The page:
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Morgan Seth Earp

Louisa and Morgan Earp

The younger brother of Wyatt Earp, the famous gunfighter, Morgan was involved in the gunfight at the O.K. Corral, where he was wounded. His assassination in Tombstone was part of a wave of vendetta killing in the southeastern Arizona Territory.

Morgan Earp was born in Pella, Marion County, Iowa, to Nicholas Porter Earp (1813"1907), a cooper and farmer, and his second wife Virginia Ann Cooksey (1821"1893). When elder brothers Newton, James, and Virgil went off to the American Civil War, they left their young teenage brothers Wyatt and Morgan to tend the family farm. The two brothers grew up close, with a shared wish for adventure and a dislike of farming. In adulthood, Morgan followed Wyatt on the Western frontier.

Acknowledged to be the most pleasant and outgoing member of a highly clannish family, Morgan Earp was reared in Iowa and traveled with his parents to California in 1864. When he was nineteen he returned east to be with his older brothers, Jim, Virgil, and Wyatt. In 1870 Wyatt had become constable of Lamar, Missouri, and had married a girl who soon died. Wyatt had trouble with his dead wife's family, and the four Earp brothers engaged in a twenty-minute street brawl with five other men.

Morgan then drifted into Kansas, where he was arrested and fined for an unnamed offense in Wichita in September, 1875. Seven months later Morgan and Wyatt (who had just been fired from the police force) were run out of Wichita under a charge of vagrancy. During this period Morgan picked up a wife, probably of the common-law variety, known to history solely as "Lou." (Louise Houston)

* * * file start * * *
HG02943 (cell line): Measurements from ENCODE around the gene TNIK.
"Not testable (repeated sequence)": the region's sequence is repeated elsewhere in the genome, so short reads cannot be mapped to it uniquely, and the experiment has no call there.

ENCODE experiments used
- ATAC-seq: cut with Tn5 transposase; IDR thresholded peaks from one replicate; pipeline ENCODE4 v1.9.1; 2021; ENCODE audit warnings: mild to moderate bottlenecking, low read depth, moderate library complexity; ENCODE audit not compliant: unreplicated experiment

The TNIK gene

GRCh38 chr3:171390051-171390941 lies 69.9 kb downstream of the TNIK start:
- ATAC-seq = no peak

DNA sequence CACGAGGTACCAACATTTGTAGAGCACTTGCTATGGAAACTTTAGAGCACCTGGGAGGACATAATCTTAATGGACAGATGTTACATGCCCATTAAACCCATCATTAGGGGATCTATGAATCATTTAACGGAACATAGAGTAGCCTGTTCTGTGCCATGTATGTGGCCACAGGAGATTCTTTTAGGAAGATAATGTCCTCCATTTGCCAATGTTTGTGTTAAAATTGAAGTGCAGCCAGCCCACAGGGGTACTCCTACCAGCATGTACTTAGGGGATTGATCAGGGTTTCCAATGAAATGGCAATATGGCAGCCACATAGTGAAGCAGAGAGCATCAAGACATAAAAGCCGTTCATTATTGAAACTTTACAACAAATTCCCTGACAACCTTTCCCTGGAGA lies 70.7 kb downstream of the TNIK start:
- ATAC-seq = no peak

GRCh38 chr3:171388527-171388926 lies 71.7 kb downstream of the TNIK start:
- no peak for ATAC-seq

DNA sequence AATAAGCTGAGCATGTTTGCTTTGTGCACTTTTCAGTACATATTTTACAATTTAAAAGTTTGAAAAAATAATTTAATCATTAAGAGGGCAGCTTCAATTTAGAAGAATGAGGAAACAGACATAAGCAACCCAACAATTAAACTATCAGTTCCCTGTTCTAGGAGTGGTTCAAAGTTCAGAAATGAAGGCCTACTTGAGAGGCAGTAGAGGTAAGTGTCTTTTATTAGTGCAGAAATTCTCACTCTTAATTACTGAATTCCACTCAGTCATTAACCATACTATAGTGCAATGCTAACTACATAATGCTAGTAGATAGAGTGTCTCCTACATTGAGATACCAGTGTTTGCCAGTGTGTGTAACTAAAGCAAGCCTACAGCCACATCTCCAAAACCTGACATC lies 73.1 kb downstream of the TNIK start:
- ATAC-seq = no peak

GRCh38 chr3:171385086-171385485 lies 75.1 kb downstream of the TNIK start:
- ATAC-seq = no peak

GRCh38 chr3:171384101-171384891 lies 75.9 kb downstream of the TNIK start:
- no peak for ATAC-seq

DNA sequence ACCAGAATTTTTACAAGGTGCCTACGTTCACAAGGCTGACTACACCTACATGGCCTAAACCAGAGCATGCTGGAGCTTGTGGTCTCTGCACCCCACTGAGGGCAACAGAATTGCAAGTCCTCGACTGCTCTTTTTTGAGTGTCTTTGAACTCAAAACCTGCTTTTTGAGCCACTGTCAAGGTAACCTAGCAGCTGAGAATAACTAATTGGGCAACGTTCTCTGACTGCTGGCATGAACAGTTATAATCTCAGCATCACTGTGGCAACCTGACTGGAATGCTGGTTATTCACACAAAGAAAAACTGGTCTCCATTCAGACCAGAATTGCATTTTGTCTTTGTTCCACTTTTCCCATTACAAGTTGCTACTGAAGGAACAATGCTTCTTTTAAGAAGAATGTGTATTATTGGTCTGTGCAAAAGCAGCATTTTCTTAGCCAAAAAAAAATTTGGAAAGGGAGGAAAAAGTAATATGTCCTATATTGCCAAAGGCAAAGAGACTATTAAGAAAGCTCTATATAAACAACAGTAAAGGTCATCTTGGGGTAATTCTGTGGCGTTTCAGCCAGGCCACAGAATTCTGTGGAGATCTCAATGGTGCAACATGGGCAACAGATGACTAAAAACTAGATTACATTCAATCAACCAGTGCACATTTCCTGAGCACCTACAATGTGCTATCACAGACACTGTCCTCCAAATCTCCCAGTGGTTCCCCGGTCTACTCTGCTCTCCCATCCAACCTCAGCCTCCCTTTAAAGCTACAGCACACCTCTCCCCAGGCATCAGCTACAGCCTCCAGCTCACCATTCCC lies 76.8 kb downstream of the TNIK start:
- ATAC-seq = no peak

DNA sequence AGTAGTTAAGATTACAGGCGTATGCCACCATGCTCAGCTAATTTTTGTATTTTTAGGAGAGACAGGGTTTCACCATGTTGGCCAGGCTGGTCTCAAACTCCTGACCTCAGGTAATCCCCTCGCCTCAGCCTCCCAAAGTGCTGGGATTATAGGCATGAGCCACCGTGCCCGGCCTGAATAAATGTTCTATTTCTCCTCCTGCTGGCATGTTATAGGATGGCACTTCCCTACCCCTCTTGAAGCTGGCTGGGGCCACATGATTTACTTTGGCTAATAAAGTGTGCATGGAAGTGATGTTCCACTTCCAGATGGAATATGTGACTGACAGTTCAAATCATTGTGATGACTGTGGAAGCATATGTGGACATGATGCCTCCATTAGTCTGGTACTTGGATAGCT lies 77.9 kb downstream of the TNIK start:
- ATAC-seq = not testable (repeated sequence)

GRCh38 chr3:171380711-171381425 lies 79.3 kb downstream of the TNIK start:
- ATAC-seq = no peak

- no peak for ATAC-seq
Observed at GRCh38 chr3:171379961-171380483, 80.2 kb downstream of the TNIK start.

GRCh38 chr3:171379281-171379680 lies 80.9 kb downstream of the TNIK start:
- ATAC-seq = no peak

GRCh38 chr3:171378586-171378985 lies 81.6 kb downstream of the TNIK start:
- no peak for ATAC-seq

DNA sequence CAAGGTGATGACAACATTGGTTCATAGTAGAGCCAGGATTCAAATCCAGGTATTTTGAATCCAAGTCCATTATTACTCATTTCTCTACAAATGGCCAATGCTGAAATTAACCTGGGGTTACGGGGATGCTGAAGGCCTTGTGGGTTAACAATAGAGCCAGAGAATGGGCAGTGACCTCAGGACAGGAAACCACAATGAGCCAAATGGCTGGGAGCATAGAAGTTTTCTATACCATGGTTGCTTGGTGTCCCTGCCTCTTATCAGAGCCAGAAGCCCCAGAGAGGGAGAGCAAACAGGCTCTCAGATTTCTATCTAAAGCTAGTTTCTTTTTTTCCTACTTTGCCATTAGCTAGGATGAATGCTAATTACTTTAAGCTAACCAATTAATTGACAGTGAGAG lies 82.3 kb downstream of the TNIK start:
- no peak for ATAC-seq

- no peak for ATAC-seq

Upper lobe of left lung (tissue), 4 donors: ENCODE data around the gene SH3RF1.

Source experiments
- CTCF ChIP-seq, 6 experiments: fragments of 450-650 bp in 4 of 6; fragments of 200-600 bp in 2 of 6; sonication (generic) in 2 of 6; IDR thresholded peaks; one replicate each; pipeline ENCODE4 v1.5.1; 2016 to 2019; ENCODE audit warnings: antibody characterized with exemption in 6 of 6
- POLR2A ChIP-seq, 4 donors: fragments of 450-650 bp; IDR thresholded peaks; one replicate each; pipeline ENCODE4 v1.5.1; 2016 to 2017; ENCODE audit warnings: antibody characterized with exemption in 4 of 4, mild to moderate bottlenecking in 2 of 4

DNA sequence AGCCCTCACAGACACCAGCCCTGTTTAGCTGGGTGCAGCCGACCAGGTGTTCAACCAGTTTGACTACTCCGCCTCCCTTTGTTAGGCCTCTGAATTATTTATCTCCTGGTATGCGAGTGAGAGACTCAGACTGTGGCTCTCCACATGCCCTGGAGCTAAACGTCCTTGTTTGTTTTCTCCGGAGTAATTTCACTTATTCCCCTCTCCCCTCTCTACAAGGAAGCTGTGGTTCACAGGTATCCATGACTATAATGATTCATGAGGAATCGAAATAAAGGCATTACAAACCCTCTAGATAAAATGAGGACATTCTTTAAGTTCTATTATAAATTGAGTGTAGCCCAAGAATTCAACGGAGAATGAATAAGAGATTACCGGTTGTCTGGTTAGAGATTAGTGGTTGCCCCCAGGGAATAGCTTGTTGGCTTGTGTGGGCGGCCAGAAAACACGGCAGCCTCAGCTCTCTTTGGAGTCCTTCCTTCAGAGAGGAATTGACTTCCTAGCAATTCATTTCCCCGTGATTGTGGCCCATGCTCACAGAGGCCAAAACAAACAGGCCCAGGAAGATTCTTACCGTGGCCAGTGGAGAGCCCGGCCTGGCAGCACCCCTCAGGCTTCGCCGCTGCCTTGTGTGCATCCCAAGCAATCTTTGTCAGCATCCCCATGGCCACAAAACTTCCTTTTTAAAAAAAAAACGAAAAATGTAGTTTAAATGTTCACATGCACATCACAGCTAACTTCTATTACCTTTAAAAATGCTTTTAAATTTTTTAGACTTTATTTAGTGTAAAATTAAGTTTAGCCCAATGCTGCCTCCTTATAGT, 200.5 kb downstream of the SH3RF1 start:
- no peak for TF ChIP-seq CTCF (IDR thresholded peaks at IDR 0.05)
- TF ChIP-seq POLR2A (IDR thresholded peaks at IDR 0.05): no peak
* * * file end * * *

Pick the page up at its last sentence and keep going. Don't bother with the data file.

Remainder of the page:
Wyatt and Morgan Earp arrived in Deadwood several weeks too late to renew acquaintance with their old friend, James Butler Hickok. They left Dodge for Deadwood on September 9, 1876, in a wagon drawn by the best four-horse hitch money could buy, heading for new adventures and a possible prospecting fortune in the Black Hills. At Sidney, Nebraska, they met up with a friend from buffalo hunting days on the Kansas prairie, Bat Masterson, who caught gold fever when news of the Deadwood strike reached Dodge in July. Resigning his position as Wyatt's deputy in Dodge City, Bat was replaced by Morgan. The Earp brothers continued to maintain law in Dodge for another few months before they too succumbed to the lure of the latest gold rush.

Newton Jasper Earp

The eldest child of Nicholas Porter Earp, patriarch of the famous Earp family. While he was the little known half-brother of Old West lawmen Wyatt, Virgil, and Morgan Earp, Newton remained close to his father and half-siblings, alternately residing in Iowa, Missouri, Kansas, California, Nevada and Arizona near other members of the Earp family.

Sometime after Earp's return from the American Civil War, he married Nancy Jane (Jennie) Adam. After marrying Jennie in Marion County, Missouri, the newlyweds joined his father Nicholas and the other Earps in Southern California, where most of the family had relocated. Once in California, Newton originally worked as a saloon manager. After Newton and Jennie returned to the midwest in 1868, this time in Lamar, Missouri, Earp took up farming. Their first child, Effie May, was born on May 6, 1870 in Philadelphia, Missouri. Their second child, Wyatt Clyde, was born on August 25, 1872 in Kansas. The birth of Wyatt was followed by Mary Elizabeth, born also August 25, in Kansas, 1875; Mary Elizabeth later died at 10 years of age in 1885. Alice Abigail was born on December 18, 1878 in Kansas and then Virgil Edwin around 1879, also in Kansas.

After another Earp family relocation to California, Newton became a carpenter, building homes in northern California as well as northwestern Nevada. Unlike his more famous brothers, he never entered into law enforcement.

James Cooksey Earp

The little known older brother to old west lawman Virgil Earp and lawman/gambler Wyatt Earp. Unlike his lawmen brothers, he was a saloon-keeper and was not present at the Gunfight at the O.K. Corral.

In 1861, at 19, he enlisted in the Union Army at the outbreak of the American Civil War, joining the 17th Illinois Infantry. His service was cut short when he was badly wounded in a battle near Fredericktown, Missouri, on October 31, 1861.